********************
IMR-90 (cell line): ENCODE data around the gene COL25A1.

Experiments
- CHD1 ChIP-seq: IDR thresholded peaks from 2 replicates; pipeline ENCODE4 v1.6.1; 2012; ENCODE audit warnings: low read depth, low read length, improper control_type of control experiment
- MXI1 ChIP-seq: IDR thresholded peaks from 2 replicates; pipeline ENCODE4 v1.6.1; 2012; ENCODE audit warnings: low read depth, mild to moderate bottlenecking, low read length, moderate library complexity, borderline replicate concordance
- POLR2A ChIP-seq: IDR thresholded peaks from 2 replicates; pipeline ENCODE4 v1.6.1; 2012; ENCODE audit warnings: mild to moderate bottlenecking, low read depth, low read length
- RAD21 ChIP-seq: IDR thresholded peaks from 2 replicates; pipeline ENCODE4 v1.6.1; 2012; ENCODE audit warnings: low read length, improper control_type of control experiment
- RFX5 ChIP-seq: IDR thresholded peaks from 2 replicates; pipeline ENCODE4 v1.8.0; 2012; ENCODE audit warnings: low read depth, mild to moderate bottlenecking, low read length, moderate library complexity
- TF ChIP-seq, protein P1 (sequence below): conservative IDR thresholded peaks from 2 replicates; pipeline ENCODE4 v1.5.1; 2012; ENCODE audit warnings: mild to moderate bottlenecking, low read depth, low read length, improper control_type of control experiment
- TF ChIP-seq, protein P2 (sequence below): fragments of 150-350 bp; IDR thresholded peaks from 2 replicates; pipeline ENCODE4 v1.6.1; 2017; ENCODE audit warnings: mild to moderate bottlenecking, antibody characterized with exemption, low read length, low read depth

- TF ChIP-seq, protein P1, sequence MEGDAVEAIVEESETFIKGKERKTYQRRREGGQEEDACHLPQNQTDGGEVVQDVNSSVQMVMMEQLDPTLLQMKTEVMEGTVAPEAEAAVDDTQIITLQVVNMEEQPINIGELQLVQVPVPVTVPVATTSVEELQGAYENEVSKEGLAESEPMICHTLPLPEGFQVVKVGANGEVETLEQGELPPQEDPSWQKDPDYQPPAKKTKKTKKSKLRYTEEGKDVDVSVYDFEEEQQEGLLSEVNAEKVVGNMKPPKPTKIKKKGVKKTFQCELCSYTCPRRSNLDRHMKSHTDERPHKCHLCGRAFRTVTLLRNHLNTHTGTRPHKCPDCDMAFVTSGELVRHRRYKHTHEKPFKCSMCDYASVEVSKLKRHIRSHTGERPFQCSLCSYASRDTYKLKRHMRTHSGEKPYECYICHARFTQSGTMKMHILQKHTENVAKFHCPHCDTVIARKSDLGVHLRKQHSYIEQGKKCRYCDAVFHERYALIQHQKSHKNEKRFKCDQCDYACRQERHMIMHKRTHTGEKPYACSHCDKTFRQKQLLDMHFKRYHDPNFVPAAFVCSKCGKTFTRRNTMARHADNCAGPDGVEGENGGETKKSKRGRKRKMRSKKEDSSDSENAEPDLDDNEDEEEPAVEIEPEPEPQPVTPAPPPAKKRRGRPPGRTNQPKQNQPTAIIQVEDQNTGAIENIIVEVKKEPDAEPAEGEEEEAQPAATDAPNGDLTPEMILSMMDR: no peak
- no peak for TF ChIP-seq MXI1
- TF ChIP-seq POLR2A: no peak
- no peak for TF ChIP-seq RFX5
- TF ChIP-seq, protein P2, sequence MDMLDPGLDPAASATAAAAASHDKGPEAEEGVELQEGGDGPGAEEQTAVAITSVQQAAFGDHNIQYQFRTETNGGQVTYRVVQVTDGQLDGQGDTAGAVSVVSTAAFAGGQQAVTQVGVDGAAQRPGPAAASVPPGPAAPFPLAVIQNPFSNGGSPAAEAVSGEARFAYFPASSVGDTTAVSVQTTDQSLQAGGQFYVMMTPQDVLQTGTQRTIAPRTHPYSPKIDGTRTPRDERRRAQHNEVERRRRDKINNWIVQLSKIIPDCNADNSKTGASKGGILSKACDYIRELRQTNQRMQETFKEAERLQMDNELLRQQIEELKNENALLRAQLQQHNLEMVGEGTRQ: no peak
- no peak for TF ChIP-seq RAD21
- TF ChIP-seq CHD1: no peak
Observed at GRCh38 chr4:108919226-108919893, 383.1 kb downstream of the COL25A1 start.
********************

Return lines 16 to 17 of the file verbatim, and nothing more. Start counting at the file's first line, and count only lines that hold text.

- TF ChIP-seq CHD1: no peak
Observed at GRCh38 chr4:108919226-108919893, 383.1 kb downstream of the COL25A1 start.